It’s no secret that the U.S. has a large trade deficit with China, importing far more than it exports. More surprisingly, perhaps, are top exports between the countries.
In 2013, the U.S. imported a record $440 billion worth of goods from China, the world’s second biggest economy, while it only exported $122 billion, according to the Congressional Research Service (pdf).
Here are the top exports and imports of each country also courtesy of (pdf) the CRS.
Top exports from the US to China:
Chart by Curiousmatic.
In 2011, many were shocked to see that waste and scrap won out as the #1 U.S. export to China, beating out all manufactured and processed goods.
However, over the last two years, oilseeds (such as soybeans) and grains have surged to their top spot by over $5 billion, in part because of a government price support program in China that inadvertently raise the price of domestic corn, wheat, soybeans and rice.
Waste and scrap also declined, in part because of China’s 2013 “Green Fence” ban on plastic imports.
An increasingly wealthy middle class, meanwhile, accounts for growth in other areas: 2013 was a record year in Chinese aircraft sales – Boeing alone sold 143 aircraft, 22% of their global total – while automobile sales have increased sevenfold since 2009.
Not shown on this list is #6, semiconductor sales, which once was the U.S.’ third largest export to China but has declined due to expanding technological manufacturing capabilities in China.
Top exports from China to the U.S.
Chart by Curiousmatic.
What most people perhaps associate with Chinese imports, the “Made in China” manufactured commodities such as toys and clothes are only third and fourth on the list, counting for about 13.5% of total imports combined.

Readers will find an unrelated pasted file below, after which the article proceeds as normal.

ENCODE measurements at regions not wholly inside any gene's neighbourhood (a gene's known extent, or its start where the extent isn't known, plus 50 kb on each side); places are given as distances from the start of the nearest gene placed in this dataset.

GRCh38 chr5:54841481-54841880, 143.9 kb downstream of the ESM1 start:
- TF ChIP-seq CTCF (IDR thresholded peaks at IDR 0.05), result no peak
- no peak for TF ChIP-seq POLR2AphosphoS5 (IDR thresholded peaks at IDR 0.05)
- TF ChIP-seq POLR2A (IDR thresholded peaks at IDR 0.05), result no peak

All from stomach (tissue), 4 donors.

More and more high-tech devices are being imported, however, such as computers, semiconductors and communications equipment (TV, telephone, radio and wireless). Exports of the latter more than doubled in the last 5 years.
Some, like the Great Lakes Trade Adjustment Assistance Center, say this shows how unhealthy the U.S.-China trade relationship is, with the world’s largest economy by far (the U.S.’ $16 trillion GDP versus China’s $8 trillion) exporting large amounts of raw materials in return for finished goods.
The Congressional Research Service points (pdf) out that this is a natural progression, since a lot of production facilities have moved to China in the last few decades, making it an important center for global supply chains.
Despite the $318 billion trade imbalance, the trade relationship is “overall beneficial,” the papers states (pdf).
An argument can also be made that the U.S. has a more diversified base of goods to sell: China’s top five export categories to the U.S. make up 40% of total exports, three of which are closely aligned.
The top five U.S. export categories, however, only made up 20% – making U.S. trade with China, potentially at least, less susceptible to shifting commodity prices.